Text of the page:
CRANSTON, R.I. (WPRI) – Rhode Island health and human services officials are bracing for an April 1 deadline when they have to begin a Medicaid recertification process that will affect about a third of the state’s population and could kick at least 25,000 people off the program.

At the start of the pandemic, Medicaid stopped requiring recipients to submit annual paperwork showing they remained qualified for the taxpayer-funded program, which provides insurance for poor and disabled Americans. That pause is coming to an end, after the Medicaid rolls have swelled to its largest level in history.

In Rhode Island, more than 350,000 people are currently covered by Medicaid – roughly a third of the state’s 1.1 million population – and they all must go through the recertification process beginning next month.

State officials estimate 25,000 to 30,000 enrollees will lose coverage as a result of having become unqualified, although it won’t happen all at once because the state will spread the process out over a 12-month period to lessen the administrative burden.

And while state officials insist they are ready and have the resources needed both inside and outside government to meet the impending demand, the process is expected to cause widespread confusion among thousands of Rhode Islanders who will be interacting with a Medicaid recertification process for the first time in three years.

During a news briefing with reporters Thursday morning, state Medicaid Director Kristin Sousa described the recertification process as “one of the largest things the country will do” since implementation of the Affordable Care Act, also known as Obamacare, which mostly came into effect in 2014 and has since vastly expanded Medicaid coverage across America.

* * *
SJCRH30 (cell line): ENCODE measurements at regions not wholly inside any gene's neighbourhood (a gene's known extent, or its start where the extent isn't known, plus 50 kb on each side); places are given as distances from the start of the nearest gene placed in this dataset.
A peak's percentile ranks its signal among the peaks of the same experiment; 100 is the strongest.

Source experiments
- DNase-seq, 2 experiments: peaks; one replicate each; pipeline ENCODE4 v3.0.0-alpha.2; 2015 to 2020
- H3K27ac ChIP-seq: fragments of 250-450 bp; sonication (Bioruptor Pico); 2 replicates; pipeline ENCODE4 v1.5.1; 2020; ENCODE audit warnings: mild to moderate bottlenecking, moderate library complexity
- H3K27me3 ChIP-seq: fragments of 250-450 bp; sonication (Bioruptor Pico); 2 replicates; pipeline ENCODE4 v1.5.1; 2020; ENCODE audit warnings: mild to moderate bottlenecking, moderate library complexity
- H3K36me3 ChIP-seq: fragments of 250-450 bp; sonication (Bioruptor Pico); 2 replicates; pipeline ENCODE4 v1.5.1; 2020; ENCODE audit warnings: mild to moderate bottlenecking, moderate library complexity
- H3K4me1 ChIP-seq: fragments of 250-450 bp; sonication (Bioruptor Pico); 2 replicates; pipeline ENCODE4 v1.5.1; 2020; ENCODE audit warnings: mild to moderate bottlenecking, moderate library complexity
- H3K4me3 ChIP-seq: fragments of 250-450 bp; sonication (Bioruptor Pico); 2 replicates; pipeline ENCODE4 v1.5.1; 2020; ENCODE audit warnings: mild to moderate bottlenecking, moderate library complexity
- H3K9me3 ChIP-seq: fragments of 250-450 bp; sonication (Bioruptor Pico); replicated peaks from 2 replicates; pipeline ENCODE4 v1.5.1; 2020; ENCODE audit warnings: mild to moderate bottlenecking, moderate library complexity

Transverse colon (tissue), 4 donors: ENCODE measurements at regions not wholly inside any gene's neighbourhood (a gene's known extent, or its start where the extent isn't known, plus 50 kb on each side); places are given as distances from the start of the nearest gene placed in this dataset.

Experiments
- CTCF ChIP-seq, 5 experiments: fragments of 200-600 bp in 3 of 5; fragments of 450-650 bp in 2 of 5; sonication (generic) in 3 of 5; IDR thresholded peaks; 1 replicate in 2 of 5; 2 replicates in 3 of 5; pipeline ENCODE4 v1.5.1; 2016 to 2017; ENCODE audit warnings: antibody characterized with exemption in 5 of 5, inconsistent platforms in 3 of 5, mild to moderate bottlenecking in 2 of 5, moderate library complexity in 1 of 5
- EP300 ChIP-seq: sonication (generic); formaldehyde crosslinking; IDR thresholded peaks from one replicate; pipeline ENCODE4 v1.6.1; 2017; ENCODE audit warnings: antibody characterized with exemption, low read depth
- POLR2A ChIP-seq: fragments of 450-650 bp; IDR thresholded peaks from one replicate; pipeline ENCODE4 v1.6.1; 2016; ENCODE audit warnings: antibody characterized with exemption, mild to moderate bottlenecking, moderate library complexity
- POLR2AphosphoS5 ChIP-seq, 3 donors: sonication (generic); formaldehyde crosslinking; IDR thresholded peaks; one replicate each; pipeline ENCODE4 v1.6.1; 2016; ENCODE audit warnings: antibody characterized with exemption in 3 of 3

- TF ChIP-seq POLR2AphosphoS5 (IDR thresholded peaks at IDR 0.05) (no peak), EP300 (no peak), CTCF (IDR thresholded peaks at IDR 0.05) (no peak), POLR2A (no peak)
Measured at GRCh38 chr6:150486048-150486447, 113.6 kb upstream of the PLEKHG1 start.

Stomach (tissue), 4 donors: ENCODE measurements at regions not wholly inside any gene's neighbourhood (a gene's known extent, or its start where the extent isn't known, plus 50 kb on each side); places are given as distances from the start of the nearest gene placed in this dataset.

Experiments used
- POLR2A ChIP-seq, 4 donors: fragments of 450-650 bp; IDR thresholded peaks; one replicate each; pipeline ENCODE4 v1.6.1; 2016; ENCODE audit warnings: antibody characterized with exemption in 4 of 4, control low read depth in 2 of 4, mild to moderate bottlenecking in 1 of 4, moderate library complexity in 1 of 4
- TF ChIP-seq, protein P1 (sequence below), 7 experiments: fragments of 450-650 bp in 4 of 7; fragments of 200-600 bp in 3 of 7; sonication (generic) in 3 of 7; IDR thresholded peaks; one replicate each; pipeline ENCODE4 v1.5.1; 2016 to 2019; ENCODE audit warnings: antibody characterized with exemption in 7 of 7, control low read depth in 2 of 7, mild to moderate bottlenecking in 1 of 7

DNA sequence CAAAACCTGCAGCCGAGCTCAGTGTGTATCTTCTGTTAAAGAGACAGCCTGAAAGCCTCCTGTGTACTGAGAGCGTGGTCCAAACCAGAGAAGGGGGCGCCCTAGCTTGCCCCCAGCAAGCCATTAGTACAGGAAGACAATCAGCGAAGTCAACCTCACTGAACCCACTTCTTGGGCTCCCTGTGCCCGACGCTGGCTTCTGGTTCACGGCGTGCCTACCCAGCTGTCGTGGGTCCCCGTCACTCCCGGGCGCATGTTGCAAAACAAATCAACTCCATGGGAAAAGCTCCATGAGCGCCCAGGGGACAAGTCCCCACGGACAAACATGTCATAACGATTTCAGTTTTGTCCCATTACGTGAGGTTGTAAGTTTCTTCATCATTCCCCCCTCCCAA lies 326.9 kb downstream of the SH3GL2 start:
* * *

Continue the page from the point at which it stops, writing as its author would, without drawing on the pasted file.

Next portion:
At a news conference following the briefing, Gov. Dan McKee drew parallels between the recertification process and his effort to get Rhode Islanders vaccinated for COVID-19.

“This whole process is concerning, but not any more concerning than when I said we get 90% of the state vaccinated during the COVID,” McKee said. “There were a lot of people who said, ‘I don’t think he could do that,’ but we are No. 1 in the country in terms of vaccinations.”

(Rhode Island is the No. 1 state for people fully vaccinated, at 88%, according to data compiled by the U.S. Centers for Disease Control. But the agency says Rhode Island trails Vermont, Washington, D.C., Massachusetts, Maine, Minnesota and Washington when it comes to percent of population with updated bivalent booster shots.)

Rhode Island has already begun sending Medicaid recertification notices to recipients in English, Spanish and Portuguese. And state officials said they are pleased only to have received returned mail at a rate of about 7%, suggesting relatively few enrollees lack an up-to-date address on file. But they acknowledged returned mail isn’t a foolproof way to determine people’s whereabouts and there are concerns many might never know the recertification process is happening, causing their coverage to lapse if they fall through the cracks.

“I’m concerned,” said Senate Finance Committee Chairman Louis DiPalma, who has long advocated for a stronger health and human services system in Rhode Island. “This is a critical step in the overall execution of the public health emergency unwinding.”